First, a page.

“In this last term, I hope I will be of public service and not a wallflower in the chamber of parliament of a dumb cow.”
Another founding fathers of Singapore had passed away.
Dr Toh served as Singapore’s Deputy Prime Minister from 1965 to 1968. After which, he took on the role of Minister for Science and Technology for the next seven years. During this period, he also served as the Vice-Chancellor of the University of Singapore. He continued his service to Singapore from 1975 till 1981.
Concurrently, Dr Toh was the Chairman of the People’s Action Party (PAP) from 1954 to 1981. When he was dropped from the Cabinet in 1981, much to his dismay, he continued to serve as a Member of Parliament (MP) until he officially retired from politics in 1988.
According to the book’s Lee Lieutenants, Dr Toh’s name was floated twice as prime minister on two occasions when then PM Lee Kuan Yew offered to step down after the PAP lost the 1961 by-election in Anson and in 1964 after the racial riots.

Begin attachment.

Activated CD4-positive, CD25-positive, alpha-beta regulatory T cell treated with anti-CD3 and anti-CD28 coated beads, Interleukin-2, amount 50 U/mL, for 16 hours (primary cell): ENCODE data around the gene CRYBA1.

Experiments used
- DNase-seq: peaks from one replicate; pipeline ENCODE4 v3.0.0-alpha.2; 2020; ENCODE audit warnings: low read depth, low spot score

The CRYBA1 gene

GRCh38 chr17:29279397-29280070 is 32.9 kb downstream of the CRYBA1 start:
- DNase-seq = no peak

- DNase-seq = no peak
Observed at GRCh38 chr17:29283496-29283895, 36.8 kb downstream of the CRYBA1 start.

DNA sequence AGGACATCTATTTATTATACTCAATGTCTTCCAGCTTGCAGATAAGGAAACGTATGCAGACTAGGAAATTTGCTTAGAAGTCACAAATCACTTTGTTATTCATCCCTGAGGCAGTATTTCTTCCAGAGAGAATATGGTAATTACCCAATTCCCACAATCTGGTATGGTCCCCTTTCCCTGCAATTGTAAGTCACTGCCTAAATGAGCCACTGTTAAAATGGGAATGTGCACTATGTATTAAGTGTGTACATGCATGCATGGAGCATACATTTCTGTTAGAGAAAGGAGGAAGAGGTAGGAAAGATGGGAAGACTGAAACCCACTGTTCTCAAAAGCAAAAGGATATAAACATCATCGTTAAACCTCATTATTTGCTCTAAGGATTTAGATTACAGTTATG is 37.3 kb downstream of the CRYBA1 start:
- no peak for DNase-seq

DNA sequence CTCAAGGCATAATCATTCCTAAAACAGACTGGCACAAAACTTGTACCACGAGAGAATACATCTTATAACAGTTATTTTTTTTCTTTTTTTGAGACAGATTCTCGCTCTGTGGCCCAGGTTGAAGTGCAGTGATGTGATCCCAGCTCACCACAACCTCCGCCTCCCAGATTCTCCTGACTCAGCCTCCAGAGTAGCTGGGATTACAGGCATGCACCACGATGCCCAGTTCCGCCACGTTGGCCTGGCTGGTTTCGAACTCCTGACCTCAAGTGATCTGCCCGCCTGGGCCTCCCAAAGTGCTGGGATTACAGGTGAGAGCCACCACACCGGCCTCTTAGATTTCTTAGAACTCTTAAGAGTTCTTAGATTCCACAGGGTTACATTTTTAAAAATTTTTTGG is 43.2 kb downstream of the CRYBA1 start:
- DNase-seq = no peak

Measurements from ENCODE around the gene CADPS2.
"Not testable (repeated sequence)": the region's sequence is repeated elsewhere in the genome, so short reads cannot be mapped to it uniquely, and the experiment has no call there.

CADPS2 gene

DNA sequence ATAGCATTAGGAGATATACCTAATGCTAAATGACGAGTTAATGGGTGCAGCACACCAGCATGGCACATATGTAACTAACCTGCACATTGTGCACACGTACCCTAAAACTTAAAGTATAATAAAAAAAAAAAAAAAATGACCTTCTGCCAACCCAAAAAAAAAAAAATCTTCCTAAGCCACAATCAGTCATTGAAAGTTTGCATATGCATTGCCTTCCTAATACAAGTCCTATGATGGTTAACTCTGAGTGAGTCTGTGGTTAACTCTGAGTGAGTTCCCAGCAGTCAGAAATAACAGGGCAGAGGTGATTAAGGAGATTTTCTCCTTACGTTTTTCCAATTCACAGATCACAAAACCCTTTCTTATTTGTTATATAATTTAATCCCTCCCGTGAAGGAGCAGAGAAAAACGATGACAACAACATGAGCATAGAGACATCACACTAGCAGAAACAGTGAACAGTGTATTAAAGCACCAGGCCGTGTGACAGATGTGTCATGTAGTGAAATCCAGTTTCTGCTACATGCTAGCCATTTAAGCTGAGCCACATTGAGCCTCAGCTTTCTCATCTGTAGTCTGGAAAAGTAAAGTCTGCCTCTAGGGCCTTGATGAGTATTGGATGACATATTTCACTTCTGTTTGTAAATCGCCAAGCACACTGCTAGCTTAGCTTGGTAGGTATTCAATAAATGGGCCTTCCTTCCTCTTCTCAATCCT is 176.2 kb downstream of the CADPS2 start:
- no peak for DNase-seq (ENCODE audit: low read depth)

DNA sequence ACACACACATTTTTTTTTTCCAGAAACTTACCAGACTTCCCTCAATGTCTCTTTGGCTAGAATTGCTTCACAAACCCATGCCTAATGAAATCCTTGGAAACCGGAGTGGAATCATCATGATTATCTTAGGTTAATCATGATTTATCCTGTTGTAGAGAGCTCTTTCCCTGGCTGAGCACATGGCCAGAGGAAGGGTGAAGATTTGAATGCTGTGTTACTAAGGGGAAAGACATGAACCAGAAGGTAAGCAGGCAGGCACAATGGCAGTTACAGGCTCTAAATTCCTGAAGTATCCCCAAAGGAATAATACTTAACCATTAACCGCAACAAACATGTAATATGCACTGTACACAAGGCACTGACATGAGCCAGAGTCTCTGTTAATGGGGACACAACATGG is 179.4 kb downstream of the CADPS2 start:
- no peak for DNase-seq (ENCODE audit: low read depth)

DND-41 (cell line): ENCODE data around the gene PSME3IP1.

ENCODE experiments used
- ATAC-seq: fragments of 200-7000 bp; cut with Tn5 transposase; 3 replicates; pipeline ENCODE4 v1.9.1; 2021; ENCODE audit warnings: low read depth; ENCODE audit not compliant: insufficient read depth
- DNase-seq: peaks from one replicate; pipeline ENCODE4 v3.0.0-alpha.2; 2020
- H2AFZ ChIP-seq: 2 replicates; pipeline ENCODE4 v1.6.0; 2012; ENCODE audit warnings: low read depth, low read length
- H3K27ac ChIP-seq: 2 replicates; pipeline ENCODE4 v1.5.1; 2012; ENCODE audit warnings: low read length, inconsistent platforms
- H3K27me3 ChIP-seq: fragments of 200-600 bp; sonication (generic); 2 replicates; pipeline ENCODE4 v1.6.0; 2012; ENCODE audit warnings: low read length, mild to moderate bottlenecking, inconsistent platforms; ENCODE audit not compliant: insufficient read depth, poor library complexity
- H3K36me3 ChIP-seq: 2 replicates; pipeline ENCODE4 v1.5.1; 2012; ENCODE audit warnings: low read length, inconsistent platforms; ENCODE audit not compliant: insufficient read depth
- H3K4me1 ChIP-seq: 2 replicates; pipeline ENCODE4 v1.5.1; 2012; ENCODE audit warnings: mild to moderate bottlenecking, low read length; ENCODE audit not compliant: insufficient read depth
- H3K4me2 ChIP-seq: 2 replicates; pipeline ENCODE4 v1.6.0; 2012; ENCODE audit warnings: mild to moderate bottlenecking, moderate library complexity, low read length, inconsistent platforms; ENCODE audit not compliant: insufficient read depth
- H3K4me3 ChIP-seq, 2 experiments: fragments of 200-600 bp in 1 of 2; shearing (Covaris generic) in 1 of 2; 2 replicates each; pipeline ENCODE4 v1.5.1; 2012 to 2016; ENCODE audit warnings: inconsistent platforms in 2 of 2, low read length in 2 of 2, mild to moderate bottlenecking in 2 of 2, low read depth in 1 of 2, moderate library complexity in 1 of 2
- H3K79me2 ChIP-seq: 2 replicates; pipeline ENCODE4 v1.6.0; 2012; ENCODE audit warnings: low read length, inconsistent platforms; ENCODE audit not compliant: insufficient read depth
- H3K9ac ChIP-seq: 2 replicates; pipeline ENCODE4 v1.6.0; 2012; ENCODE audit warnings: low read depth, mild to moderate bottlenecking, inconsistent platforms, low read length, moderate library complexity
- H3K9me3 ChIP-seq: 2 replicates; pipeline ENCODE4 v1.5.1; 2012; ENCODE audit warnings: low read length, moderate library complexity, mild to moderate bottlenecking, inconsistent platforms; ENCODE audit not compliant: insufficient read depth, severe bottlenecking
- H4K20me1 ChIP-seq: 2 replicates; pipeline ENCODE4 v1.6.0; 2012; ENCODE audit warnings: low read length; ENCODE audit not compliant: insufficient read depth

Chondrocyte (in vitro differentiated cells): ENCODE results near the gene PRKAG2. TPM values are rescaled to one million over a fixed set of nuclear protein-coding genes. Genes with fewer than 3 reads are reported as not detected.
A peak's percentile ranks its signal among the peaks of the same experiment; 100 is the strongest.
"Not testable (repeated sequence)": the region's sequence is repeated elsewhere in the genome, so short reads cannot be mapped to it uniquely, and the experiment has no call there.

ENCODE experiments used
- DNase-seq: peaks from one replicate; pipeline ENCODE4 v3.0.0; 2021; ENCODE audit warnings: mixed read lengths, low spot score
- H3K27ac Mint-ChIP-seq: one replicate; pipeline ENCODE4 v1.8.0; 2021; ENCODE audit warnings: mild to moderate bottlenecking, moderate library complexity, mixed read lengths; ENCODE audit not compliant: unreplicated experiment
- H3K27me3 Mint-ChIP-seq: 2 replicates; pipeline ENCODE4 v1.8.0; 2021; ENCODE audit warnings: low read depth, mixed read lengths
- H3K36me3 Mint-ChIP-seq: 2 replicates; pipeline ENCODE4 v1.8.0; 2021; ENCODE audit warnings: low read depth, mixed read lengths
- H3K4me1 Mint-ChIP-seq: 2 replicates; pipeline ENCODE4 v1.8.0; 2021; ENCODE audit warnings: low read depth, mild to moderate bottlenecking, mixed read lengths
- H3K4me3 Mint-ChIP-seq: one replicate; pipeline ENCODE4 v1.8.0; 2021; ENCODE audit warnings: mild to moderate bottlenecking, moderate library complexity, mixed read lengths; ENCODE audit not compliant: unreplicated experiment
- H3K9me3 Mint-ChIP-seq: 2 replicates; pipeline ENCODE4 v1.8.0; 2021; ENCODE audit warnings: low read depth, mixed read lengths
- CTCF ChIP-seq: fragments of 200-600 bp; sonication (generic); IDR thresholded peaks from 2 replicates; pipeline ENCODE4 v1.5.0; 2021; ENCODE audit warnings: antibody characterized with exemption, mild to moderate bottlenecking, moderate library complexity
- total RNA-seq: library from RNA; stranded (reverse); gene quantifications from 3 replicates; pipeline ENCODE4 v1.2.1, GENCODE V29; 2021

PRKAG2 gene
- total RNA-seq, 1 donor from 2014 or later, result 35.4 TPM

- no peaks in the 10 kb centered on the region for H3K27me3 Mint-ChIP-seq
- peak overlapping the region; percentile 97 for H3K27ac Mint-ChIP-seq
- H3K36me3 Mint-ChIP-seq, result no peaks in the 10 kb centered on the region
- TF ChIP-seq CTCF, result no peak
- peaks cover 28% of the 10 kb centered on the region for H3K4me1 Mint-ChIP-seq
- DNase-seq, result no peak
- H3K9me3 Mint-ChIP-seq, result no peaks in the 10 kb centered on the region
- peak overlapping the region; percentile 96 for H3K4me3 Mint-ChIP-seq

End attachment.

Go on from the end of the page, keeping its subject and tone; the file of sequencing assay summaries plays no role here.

Dr Toh will be best remembered as the backbencher who dared to speak up against his party with good intentions, and one of the rare fews in PAP that dared to go against the party Whip. Among the issues he criticised were: the pace of its leadership renewal, the Medisave scheme, the “killer litter” law, graduate mothers and the elected presidency. PM Lee Hsien Loong remembers one of those occasions: The 1985 Budget debate, during which Dr Toh criticised the CPF contribution – then 50% of wages – as heavy deposition on employers. “As it turned out, Dr Toh was right. The economy soon went into a steep recession, and by the end of the year, the Government had concluded the CPF rates were too high and indeed needed to be cut.” recounted PM Lee in a condolence letter.
“He was critical of policies … but never actively went out to campaign against the party. Whatever he said, even if they were critical comments, were actually meant, from his point of view, for the good of the country and the party.” – Former PM Goh Chok Tong Recalling Dr Toh as someone who was never afraid to challenge the Government’s position, even against then-Prime Minister Lee Kuan Yew.
He also called for political openness and tolerance, greater press freedom and inculcating an awareness in politics among the younger generation. He pressed for political liberalisation in speeches in 1983 and 1984 as he thought Singapore’s political environment discourage thinking and dissent and that PAP should allow for different views. Many of his views still resonate with many Singaporeans today.